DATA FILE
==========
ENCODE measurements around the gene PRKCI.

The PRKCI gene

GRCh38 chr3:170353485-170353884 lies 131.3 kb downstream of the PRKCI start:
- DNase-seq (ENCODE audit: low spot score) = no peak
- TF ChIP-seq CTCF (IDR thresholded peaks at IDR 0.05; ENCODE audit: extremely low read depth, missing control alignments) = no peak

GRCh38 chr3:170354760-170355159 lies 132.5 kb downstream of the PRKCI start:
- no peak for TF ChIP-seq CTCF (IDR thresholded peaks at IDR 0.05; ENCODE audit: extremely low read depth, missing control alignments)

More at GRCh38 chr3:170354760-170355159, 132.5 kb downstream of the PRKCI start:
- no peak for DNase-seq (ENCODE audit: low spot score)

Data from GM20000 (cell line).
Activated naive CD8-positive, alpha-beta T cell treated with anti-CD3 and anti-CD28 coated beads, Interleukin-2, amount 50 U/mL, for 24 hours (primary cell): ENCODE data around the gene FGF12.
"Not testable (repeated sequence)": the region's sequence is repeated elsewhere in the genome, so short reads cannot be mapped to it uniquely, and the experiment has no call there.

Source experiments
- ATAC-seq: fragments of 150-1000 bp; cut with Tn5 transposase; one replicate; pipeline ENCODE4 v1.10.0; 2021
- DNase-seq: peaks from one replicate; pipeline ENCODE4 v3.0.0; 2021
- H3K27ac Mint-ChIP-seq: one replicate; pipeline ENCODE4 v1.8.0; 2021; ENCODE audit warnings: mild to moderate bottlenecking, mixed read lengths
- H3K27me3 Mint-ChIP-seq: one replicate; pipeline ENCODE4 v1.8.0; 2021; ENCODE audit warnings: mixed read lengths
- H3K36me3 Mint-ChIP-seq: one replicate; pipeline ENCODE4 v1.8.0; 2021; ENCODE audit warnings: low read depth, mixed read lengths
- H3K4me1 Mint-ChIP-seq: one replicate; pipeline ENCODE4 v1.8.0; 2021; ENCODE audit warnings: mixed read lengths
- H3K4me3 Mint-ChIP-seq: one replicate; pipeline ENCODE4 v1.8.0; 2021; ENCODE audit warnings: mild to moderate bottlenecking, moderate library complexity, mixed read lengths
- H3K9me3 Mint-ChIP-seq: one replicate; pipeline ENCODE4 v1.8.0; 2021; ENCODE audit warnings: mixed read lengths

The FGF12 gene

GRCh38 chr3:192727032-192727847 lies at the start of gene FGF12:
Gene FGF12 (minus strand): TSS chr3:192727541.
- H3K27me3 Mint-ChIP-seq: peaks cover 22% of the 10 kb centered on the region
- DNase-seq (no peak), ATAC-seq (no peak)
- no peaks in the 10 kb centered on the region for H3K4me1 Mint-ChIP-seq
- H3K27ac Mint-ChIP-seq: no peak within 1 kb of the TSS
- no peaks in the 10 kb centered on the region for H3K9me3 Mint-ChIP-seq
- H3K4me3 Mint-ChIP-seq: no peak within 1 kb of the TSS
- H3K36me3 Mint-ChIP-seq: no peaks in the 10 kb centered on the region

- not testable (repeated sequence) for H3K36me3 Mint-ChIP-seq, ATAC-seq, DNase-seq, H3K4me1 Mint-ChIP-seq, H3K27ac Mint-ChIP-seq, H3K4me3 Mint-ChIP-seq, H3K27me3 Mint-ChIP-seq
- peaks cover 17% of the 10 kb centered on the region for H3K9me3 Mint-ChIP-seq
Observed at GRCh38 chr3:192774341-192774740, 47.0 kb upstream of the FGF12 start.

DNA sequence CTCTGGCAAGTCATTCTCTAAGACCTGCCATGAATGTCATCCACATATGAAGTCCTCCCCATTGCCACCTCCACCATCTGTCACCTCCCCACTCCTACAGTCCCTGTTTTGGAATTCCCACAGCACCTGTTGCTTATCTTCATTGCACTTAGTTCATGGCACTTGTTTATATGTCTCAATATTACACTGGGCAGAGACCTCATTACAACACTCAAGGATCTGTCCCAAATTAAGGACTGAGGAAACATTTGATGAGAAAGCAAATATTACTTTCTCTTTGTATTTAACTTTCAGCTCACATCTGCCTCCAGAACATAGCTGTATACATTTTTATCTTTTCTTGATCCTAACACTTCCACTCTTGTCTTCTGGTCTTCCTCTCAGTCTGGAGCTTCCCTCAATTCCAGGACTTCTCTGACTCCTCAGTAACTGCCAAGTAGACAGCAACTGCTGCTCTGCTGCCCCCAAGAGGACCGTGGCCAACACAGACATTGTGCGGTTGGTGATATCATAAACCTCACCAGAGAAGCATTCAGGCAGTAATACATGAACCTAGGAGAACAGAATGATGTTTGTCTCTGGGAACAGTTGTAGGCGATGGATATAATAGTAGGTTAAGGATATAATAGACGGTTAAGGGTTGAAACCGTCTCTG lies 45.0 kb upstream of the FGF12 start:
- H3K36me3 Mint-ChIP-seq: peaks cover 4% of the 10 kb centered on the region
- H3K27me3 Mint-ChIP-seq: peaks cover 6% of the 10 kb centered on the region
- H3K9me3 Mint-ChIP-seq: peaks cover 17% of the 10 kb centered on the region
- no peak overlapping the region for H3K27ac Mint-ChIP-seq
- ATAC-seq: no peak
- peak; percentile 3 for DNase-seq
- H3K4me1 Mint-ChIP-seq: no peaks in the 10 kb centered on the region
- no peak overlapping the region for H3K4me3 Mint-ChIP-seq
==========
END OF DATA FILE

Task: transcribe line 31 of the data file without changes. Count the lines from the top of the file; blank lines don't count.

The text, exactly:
- H3K36me3 Mint-ChIP-seq: no peaks in the 10 kb centered on the region